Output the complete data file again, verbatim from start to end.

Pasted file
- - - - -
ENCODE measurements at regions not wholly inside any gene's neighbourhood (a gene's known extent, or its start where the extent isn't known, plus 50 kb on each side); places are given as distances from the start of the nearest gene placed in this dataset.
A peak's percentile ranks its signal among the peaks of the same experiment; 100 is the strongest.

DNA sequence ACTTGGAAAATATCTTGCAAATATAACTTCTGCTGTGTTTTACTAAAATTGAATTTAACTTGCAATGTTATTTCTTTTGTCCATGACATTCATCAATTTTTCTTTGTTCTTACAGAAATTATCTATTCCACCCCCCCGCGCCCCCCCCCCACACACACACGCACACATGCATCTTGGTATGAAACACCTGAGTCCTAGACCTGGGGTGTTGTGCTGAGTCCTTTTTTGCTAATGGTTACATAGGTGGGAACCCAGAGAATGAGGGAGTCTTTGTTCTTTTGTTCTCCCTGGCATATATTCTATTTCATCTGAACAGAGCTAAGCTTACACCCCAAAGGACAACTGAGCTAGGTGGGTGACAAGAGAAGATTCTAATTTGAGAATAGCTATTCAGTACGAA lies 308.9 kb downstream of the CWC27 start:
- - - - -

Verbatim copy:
ENCODE measurements at regions not wholly inside any gene's neighbourhood (a gene's known extent, or its start where the extent isn't known, plus 50 kb on each side); places are given as distances from the start of the nearest gene placed in this dataset.
A peak's percentile ranks its signal among the peaks of the same experiment; 100 is the strongest.

DNA sequence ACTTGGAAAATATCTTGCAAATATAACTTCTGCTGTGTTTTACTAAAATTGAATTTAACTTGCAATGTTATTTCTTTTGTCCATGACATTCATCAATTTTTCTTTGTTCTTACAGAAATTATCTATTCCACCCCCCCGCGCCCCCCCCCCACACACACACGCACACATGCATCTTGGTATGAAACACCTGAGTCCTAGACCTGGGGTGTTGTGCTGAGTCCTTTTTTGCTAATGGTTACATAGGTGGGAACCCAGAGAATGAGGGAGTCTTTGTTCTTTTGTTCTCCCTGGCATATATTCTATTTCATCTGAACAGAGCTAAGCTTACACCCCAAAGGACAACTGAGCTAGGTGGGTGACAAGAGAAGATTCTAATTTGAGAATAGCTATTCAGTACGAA lies 308.9 kb downstream of the CWC27 start: